What to do about Silicon Valley speech suppression

Instead of regulation, let's use the tax code


The Washington Post has published my op-ed on social media speech suppression and what to do about it.  I consider and deprecate the use of section 230 and the antitrust laws, which leads me to using the tax code to induce gatekeeper platforms to break themselves up:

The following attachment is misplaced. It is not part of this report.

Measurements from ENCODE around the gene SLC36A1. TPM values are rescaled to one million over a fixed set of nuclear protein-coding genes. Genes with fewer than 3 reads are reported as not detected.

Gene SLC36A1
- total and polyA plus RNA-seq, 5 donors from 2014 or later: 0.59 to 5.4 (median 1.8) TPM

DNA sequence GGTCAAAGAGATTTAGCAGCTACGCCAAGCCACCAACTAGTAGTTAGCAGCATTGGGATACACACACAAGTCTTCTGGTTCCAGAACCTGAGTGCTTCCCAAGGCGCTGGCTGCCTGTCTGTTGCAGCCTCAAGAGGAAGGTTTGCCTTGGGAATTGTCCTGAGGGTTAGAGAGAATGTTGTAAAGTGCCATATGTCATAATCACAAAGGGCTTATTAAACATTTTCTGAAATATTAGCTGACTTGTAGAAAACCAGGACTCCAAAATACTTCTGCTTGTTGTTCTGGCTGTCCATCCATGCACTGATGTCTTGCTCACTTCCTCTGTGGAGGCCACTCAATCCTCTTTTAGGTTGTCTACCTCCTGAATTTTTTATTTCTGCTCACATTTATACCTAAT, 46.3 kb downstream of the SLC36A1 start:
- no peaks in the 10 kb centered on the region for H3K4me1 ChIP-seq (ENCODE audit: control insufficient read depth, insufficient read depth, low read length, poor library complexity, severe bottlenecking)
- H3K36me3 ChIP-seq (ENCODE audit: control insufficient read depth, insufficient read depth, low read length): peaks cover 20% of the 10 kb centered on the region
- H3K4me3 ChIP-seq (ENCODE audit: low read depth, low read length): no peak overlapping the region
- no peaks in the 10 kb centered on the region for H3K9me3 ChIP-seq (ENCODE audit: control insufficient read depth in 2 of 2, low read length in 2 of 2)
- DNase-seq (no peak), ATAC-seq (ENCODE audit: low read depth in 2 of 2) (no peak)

What if the federal government imposed a 40 percent tax on the gross revenue of gatekeeper social media companies that have more than, say, 30 million active users in the United States? Instead of fighting antitrust authorities in the trenches for years, companies faced with such a harsh tax rate would rush to break themselves up. (And if they didn't, well, the treasury could certainly use the revenue after the bailouts of 2008-09 and 2020-21.) Efforts to avoid the tax would surely spur a proliferation of mainstream social media companies, each serving a broad audience. Some might adopt an editorial stance that leans to the left and others to the right, just as broadcast and other news media already do. But their ability to enforce ideological conformity or pursue a unified business interest would be shattered.